Pew Research’s recent public opinion poll on technology and the future has been on my mind this week. We’ve already discussed the possibility of weather control andteleportation, but what about time travel? Only 9% of Americans polled say they want time travel technology (or, at least, that they’d prioritize it over other futuristic contraptions), which I’m initially inclined to blame on the fact that most of us didn’t grow up watching Doctor Who and don’t know how cool time travel technology can be.
As was the case with most of the other technologies discussed in the Pew study, time travel refers to something we’re already doing (albeit on an insignificant scale). Due to the effects of time dilation, astronauts and satellites already travel forward in time by tiny fractions of a second. Greenwich Royal Observatory’s Colin Stuart explains how here:
But even if we perfect and amplify this technology, it only allows time travel to the future, and where’s the fun in that? There’s little point in traveling to the future if you can’t come back to the present when you’re done. But traveling backward through time involves a lot more energy and, in Michio Kaku’s words, “punching a hole in the universe”:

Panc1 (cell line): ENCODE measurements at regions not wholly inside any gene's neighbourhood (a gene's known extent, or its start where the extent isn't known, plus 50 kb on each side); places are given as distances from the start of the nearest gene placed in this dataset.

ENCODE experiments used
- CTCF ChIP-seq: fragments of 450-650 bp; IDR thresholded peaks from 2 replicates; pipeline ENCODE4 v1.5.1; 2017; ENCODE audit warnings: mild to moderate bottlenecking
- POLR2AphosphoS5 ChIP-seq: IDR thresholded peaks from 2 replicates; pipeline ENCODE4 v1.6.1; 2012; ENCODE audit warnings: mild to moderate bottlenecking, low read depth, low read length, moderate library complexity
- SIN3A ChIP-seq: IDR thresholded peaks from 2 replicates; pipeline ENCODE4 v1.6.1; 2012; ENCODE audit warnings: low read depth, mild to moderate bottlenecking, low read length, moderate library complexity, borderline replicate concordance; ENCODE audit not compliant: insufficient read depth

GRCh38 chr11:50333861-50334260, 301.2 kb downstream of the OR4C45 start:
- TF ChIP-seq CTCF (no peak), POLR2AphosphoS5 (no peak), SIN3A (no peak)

A good number of scientists and inventors are trying, in various ways, to figure outhow we can travel through time—but none, as far as we know, have been successful.. Our inability to conquer time travel defines our existence as mortal beings who can only move within brief, finite periods of time—in one direction, and at or near one speed. If we ever could travel in time to change the past, it would be to the human experience what printing our own fake money would be to a game of Monopoly. It would be a game-changer—so much of one that our odds of using the technology responsibly, or even competently, would be slim. Stephen Hawking once remarked that one of the best arguments against future use of time travel is the lack of evidence for time travelers among us. It does, at least, suggest that if future generations have visited us, they had the good sense to keep it to themselves.